Text and Photography by Bruce Richardson
As an increasing number of tea drinkers keep a comforting cup of tea within reach throughout the day, a common question has arisen: How do I keep my tea hot? I admit that I don’t have that problem, because my tea disappears so quickly that it doesn’t have time to cool before I fill the cup again. But many consumers might be considering the purchase of an electric cup or mug warmer. There are numerous choices on the market, with some high-end cordless models priced as high as $125.
I decided to conduct an experiment to judge the optimum temperature for enjoying the tea in my cup. I steeped three teas—Keemun black, Sencha green, and blueberry fruit infusion—for 5 minutes, poured the hot tea into an 8-ounce mug, and took a sip once every minute as the liquid cooled.
Dedicated tea drinkers will not be surprised to learn there is an optimum temperature at which all these teas release their peak flavors.
The black tea and fruit infusion were both steeped with boiling water, which cooled to 170° after a 5-minute steep in a small teapot. After allowing the tea to cool for 1 minute in the mug, the temperature had decreased to 160° (too hot to drink). At 2 minutes, the temperature was 155° and still undrinkable. It took 3 minutes for the black and fruit teas to cool to a drinkable temperature of 150°, still too hot for most tea drinkers. After 4 minutes in the cup, the tea was 147° and at the top end of my perfection scale.
These two teas continued to be quite good until the 7-to 8-minute mark. At that point, the temperature had cooled to 135°, and the tea in the cup was beginning to taste tepid. At 10 minutes and 130°, I needed a warm-up pour from the teapot. At 16 minutes and 121°, I was ready to toss the tea and start over.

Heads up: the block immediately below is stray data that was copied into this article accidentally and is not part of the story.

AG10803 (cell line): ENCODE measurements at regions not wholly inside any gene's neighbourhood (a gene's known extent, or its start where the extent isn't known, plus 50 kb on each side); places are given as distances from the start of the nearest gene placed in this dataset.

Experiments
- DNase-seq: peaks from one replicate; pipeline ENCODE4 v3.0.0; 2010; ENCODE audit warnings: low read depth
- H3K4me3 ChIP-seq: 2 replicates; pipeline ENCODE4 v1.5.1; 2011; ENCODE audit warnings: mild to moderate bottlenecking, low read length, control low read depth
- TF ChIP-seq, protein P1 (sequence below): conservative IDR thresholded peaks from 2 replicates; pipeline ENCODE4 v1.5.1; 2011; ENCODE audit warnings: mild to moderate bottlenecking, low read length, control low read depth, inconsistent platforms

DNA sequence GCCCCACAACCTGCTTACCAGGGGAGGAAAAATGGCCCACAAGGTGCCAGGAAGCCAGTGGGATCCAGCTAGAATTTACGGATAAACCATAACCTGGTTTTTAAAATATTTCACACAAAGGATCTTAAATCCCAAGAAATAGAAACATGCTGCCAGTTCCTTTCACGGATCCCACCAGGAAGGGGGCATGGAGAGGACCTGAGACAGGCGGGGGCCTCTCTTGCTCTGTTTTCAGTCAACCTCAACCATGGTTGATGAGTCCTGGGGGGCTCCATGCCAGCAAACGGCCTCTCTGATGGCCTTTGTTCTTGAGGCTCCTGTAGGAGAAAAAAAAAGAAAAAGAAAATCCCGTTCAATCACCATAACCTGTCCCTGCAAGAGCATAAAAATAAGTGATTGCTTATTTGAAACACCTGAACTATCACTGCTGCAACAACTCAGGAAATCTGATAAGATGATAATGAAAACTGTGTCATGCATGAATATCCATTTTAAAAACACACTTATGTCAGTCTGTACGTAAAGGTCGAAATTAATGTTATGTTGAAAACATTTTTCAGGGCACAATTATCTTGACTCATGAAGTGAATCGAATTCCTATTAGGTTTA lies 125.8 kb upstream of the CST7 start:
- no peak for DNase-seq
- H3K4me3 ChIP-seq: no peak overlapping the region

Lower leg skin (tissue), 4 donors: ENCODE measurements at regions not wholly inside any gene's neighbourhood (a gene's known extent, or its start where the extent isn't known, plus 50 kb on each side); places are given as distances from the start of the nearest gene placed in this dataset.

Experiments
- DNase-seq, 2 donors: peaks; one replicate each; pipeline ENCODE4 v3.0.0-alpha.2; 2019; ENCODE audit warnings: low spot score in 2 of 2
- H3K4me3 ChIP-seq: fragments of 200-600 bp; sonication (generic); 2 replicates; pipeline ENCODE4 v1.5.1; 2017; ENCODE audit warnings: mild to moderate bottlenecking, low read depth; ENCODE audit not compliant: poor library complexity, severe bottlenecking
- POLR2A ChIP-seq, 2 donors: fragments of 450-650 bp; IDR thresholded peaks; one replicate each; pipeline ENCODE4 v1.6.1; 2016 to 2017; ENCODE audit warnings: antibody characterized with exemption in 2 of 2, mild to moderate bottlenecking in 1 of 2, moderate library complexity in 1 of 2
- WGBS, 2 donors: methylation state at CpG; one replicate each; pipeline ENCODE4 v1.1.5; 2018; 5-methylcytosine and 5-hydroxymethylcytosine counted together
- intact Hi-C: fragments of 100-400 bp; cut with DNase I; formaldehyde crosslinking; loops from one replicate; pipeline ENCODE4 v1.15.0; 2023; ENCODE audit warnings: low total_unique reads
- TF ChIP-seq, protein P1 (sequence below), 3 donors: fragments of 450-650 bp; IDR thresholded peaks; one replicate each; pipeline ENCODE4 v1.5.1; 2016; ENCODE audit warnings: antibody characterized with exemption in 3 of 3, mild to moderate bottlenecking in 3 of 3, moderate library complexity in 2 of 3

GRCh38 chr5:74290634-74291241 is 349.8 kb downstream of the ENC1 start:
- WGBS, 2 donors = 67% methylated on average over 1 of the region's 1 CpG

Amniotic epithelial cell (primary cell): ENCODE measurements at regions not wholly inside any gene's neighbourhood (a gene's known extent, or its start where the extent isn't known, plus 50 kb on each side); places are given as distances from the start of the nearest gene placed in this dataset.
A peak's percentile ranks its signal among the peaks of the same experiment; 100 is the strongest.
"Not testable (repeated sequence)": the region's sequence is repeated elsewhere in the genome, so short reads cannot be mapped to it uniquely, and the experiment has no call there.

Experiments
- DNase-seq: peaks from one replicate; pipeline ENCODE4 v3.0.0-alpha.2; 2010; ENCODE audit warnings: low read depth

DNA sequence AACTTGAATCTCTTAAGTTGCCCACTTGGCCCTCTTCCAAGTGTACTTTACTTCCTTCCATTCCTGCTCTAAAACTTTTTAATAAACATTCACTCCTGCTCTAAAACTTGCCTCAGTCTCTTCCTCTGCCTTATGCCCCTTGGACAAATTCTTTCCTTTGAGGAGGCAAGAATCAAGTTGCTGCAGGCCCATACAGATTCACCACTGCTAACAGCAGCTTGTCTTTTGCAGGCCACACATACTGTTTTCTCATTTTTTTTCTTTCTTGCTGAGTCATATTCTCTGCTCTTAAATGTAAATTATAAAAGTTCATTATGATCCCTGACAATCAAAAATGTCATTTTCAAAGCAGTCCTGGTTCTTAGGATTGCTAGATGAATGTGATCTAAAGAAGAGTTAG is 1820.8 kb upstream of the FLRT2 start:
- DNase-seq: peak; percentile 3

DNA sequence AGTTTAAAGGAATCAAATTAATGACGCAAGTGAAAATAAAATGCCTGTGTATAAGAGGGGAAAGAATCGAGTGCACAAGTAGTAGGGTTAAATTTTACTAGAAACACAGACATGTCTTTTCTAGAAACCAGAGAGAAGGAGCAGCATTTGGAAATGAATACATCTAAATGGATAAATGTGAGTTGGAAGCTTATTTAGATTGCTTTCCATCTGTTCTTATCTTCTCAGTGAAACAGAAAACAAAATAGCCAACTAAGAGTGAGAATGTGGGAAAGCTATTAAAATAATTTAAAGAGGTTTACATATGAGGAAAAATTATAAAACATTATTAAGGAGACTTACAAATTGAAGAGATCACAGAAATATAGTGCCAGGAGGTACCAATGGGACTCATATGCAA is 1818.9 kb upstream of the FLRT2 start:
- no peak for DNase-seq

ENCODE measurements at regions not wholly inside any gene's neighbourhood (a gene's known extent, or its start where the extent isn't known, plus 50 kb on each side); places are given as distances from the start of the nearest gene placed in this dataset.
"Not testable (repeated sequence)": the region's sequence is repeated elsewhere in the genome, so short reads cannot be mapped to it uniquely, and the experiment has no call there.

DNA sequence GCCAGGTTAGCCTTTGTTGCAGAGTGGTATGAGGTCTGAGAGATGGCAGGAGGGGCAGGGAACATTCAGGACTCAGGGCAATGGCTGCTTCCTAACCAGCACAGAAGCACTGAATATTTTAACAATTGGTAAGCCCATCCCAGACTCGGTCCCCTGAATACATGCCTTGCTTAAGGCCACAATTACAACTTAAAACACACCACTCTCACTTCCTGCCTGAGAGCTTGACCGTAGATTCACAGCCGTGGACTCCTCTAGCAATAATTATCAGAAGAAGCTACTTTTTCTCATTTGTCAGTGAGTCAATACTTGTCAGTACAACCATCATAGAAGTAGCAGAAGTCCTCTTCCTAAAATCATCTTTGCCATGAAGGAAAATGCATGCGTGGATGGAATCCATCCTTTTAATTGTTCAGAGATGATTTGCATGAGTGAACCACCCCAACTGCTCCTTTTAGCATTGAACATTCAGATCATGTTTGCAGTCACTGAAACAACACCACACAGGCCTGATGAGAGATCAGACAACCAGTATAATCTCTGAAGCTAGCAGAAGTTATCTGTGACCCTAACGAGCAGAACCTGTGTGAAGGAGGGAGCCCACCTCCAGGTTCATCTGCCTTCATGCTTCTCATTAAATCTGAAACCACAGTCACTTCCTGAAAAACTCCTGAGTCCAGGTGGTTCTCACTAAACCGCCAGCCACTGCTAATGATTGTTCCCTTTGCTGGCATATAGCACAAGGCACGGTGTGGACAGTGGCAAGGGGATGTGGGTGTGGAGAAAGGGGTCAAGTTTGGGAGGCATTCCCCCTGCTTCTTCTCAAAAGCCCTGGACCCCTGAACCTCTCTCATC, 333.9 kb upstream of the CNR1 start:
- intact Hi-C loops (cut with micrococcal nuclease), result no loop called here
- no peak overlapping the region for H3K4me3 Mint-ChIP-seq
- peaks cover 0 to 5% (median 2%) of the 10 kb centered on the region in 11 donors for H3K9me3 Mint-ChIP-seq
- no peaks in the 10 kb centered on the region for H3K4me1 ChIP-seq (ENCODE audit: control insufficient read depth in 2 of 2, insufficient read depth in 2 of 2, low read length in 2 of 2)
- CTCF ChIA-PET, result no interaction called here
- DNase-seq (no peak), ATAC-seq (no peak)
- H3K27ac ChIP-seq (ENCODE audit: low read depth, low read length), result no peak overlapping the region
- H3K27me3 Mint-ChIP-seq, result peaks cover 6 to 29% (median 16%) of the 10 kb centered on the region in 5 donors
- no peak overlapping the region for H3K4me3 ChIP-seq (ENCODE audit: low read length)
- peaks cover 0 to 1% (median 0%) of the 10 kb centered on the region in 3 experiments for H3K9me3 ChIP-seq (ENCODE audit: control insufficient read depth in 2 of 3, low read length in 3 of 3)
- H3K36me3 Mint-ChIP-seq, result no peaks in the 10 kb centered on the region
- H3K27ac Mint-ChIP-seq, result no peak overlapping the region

The Sencha green tea trial delivered similar results. Remember that green tea should be prepared with water no hotter than 175°. After a 5-minute steep, the Sencha entered my mug at 150° and was ready to drink. It remained at optimum flavor for 4 minutes. This tea began to fall from my favor as the temperature dropped below 140°. After 15 minutes in the cup, the tea reached a very tepid 112° and the end of its goodness.
For me, the optimum temperature to enjoy these three teas was between 140° to 150° or 1 to 7 minutes in an unheated mug.
There is one warning to keep in mind. The International Agency for Research on Cancer has stated that beverage temperatures of 150° or higher can increase esophageal cancer risk. The agency’s research (based on men) suggests that drinking very hot liquids could double the risk of developing this cancer due to the potential damage and burning caused to the throat.
Are you still considering buying a mug warmer? It might be prudent to drink your tea within 5 or 6 minutes after pouring. Save that $125 to buy good tea!
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